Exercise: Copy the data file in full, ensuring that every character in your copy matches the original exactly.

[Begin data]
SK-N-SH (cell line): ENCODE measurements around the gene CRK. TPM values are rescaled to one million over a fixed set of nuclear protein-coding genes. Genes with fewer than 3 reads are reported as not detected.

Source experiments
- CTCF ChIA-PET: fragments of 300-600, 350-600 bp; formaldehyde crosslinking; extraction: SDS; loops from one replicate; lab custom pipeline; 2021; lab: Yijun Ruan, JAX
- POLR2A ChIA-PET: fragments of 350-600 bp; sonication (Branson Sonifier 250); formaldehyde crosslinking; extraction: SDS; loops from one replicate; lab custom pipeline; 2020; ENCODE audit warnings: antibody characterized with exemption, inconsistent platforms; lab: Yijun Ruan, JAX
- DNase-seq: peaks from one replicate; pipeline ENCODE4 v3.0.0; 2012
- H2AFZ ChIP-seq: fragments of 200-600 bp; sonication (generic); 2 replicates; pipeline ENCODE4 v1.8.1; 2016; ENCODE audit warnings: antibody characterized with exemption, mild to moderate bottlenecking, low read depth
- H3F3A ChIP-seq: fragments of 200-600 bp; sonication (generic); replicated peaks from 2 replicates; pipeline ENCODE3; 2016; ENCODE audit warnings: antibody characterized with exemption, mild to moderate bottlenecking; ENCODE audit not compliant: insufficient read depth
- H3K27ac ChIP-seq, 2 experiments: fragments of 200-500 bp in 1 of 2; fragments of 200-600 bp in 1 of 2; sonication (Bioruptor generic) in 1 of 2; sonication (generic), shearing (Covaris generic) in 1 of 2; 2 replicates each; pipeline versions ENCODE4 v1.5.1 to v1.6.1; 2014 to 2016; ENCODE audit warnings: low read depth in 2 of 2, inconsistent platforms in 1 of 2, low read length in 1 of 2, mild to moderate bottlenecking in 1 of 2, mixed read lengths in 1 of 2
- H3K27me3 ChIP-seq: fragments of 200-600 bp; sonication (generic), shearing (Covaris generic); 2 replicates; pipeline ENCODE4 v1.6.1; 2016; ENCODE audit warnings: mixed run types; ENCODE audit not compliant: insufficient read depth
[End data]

SK-N-SH (cell line): ENCODE measurements around the gene CRK. TPM values are rescaled to one million over a fixed set of nuclear protein-coding genes. Genes with fewer than 3 reads are reported as not detected.

Source experiments
- CTCF ChIA-PET: fragments of 300-600, 350-600 bp; formaldehyde crosslinking; extraction: SDS; loops from one replicate; lab custom pipeline; 2021; lab: Yijun Ruan, JAX
- POLR2A ChIA-PET: fragments of 350-600 bp; sonication (Branson Sonifier 250); formaldehyde crosslinking; extraction: SDS; loops from one replicate; lab custom pipeline; 2020; ENCODE audit warnings: antibody characterized with exemption, inconsistent platforms; lab: Yijun Ruan, JAX
- DNase-seq: peaks from one replicate; pipeline ENCODE4 v3.0.0; 2012
- H2AFZ ChIP-seq: fragments of 200-600 bp; sonication (generic); 2 replicates; pipeline ENCODE4 v1.8.1; 2016; ENCODE audit warnings: antibody characterized with exemption, mild to moderate bottlenecking, low read depth
- H3F3A ChIP-seq: fragments of 200-600 bp; sonication (generic); replicated peaks from 2 replicates; pipeline ENCODE3; 2016; ENCODE audit warnings: antibody characterized with exemption, mild to moderate bottlenecking; ENCODE audit not compliant: insufficient read depth
- H3K27ac ChIP-seq, 2 experiments: fragments of 200-500 bp in 1 of 2; fragments of 200-600 bp in 1 of 2; sonication (Bioruptor generic) in 1 of 2; sonication (generic), shearing (Covaris generic) in 1 of 2; 2 replicates each; pipeline versions ENCODE4 v1.5.1 to v1.6.1; 2014 to 2016; ENCODE audit warnings: low read depth in 2 of 2, inconsistent platforms in 1 of 2, low read length in 1 of 2, mild to moderate bottlenecking in 1 of 2, mixed read lengths in 1 of 2
- H3K27me3 ChIP-seq: fragments of 200-600 bp; sonication (generic), shearing (Covaris generic); 2 replicates; pipeline ENCODE4 v1.6.1; 2016; ENCODE audit warnings: mixed run types; ENCODE audit not compliant: insufficient read depth